I’m shocked and delighted that my long-running space opera series, The Universe of Xuya, and its latest outing, The Tea Master and the Detective, are finalists for a Hugo Award for Best Series and Best Novella, respectively. I conceived of Xuya as a sandbox where I could tell my stories –of family, and children, and what is passed on between generations, of a galactic empire taking its cues from Confucianism, Daoism and Buddhism as in the stories I grew up with–of people of Vietnamese descent who got to go into space and build their own societies and stories. The universe has been with me for a long time, growing alongside my career. It means a lot to me to see this recognised.
My deepest thanks to everyone who nominated it and spread the word. Thanks as well to everyone who made this possible by publishing the stories, and in particular the latest book, The Tea Master and the Detective–many thanks to Yanni Kuznia, Geralyn Lance, and everyone at Subterranean Press for a gorgeous and much successful book–and to John Berlyne, Joshua Bilmes, Lisa Rodgers, Patrick Disshelhorst and everyone at JABberwocky for the non-North American edition. And to my friends and to my fans, for the support that always keeps me going.
Also many congratulations to everyone on the ballot as this is a truly awesome list.
So here we go again, it’s 2019, which means it’s time for my big end-of-year-ish recommendations post!
For your consideration
In 2018 I published The Tea Master and the Detective (Subterranean/JABberwocky Literary Agency Inc.),a gender-swapped Sherlock Holmes in space, where Holmes is an abrasive down-on-her-luck scholar, and Watson is a traumatised ex-transport ship discharged from the army who brews tea for space travel. It’s gotten a lot of press from people who aren’t me:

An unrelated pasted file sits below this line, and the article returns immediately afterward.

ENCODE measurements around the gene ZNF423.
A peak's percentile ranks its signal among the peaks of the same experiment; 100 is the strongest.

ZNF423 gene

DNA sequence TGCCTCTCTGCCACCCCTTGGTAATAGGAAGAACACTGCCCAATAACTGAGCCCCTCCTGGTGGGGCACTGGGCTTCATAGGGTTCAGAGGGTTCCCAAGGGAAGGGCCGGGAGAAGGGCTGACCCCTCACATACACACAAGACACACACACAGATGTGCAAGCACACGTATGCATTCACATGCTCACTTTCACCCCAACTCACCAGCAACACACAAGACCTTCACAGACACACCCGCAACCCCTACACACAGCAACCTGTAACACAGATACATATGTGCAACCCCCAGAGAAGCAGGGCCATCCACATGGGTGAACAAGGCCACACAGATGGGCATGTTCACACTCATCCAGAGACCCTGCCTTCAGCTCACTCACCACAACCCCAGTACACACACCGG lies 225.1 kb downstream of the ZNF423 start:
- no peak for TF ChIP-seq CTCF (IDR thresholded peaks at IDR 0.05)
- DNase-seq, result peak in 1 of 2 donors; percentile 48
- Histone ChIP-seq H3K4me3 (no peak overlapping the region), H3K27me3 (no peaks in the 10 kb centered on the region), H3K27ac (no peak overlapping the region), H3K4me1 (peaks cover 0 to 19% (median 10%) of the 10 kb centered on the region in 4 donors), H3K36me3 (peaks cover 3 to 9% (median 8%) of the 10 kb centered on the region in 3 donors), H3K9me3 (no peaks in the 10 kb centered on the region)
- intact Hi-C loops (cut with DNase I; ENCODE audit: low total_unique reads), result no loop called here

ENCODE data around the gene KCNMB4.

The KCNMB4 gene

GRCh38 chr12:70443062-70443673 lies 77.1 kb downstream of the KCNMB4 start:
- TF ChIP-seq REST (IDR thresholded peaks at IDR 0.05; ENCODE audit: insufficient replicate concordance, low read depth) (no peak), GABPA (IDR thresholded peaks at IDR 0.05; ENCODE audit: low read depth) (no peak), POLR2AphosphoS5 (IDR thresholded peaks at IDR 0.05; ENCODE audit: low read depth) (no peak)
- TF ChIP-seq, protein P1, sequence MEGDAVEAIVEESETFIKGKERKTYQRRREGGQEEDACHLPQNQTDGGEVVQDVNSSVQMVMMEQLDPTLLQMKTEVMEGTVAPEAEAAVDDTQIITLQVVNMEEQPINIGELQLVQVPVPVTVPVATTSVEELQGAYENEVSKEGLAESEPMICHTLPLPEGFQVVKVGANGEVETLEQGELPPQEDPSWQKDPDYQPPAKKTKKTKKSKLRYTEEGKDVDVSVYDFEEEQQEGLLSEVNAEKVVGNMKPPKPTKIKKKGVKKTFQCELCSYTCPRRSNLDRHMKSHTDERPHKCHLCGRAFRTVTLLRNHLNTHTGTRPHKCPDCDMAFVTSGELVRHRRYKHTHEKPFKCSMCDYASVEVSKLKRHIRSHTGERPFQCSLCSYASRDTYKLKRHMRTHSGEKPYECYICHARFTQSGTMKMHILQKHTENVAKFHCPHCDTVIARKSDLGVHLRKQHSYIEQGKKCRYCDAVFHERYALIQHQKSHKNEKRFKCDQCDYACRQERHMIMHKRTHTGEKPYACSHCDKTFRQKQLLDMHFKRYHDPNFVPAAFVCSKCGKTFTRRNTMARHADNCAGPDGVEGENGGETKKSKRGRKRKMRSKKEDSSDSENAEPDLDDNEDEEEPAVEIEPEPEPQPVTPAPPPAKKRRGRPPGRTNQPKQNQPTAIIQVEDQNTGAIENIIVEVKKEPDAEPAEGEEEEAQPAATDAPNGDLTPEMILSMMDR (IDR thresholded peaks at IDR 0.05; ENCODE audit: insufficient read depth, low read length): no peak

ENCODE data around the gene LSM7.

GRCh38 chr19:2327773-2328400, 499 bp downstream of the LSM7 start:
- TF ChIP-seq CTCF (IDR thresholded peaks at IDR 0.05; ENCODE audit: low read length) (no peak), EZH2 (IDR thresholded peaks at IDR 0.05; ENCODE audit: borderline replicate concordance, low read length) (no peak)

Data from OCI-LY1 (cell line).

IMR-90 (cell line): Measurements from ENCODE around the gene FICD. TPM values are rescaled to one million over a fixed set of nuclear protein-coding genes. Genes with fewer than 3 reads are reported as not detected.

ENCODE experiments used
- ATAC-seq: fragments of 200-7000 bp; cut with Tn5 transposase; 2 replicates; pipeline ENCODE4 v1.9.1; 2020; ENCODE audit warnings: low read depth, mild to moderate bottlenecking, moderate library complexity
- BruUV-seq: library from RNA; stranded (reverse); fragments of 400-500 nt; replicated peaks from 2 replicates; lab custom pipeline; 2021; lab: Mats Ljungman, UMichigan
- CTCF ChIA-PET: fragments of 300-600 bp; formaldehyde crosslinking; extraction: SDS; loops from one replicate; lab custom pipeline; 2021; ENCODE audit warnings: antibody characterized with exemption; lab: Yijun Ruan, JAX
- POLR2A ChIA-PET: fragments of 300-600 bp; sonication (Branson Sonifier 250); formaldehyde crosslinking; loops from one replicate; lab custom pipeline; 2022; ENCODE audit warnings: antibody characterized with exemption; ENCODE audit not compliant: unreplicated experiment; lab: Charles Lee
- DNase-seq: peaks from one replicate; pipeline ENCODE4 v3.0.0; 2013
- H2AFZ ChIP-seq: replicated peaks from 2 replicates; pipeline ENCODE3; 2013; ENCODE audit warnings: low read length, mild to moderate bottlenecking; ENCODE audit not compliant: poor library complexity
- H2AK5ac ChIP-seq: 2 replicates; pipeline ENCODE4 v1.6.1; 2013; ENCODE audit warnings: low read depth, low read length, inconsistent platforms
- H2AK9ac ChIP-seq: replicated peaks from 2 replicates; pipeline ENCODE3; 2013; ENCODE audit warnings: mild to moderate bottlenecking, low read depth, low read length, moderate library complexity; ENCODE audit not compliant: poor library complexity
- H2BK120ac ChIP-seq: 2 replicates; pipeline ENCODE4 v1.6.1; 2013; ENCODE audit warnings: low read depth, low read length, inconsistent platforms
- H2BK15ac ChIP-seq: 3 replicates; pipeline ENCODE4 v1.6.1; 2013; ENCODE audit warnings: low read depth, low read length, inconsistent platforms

“a window onto a beautifully developed world that widens the meaning of space opera, one that centers on Chinese and Vietnamese cultures and customs instead of Western military conventions, and is all the more welcome for it.”
Amal El-Mohtar, The New York Times
The Tea Master and the Detective is the Sherlock Holmes retelling I always wanted and now I have it. And I want so much more of it.
It’s set in my Xuya universe but absolutely no prior knowledge of the universe is required. You can read an excerpt here, and get the ebook here (North America) or here (UK and other countries). The US edition is officially out of print at the publisher’s–there are a few copies around already in warehouses, so grab one if you see it! There’s also a brand new non-North EU print edition. (Amazon UK | Amazon DE | Amazon ES | Amazon IT | Amazon FR).
(PS: because several people have asked: the f/f Beauty and the Beast retelling with a dragon, In the Vanishers’ Palace, from JABberwocky Literary Agency Inc., is a novel for awards purposes–it’s at this uncomfortable 48K length, but that’s just the way things turned out 🙂
Also, yes, the Xuya series as a whole is eligible for whole series, see Tea Master above for the instalment published this year)
And here’s my list of things I loved this year! (I will update when/if I find time to read other stuff but wanted to get this out there first)
Fran Wilde, “Ruby, Singing” is a heartbreaking story of gems, murder, and memory.
Ian Muneshwar, “Salt Lines” : a story of a man and a monster, and everything that separates them–and everything that doesn’t. So powerful.
Isabel Yap’s “Asphalt, River, Mother, Child”: this one is dark and informed by current events (in the Philippines, specifically), which makes it all the more poignant and urgent. It takes an unflinching look at the police killings and the toll they take–and the prices to be paid, in the end.
Vanessa Fogg, “The House of Illusionists”: heartbreaking and harrowing, the story of teachers and their child students in a city under siege, and the power of magic.
RSA Garcia’s “The Anchorite Wakes” : a compelling story of religion, and the bond between an anchorite sister and an abused child. Dark and imaginative.
Izzy Wassterstein, “Unplaces: An Atlas of Non-existence” is a short and super poignant list of places that do not exist, and how they connect to the life of the narrator, a queer researcher hiding for militias in a supremacist America overrun by Lovecraftian monsters.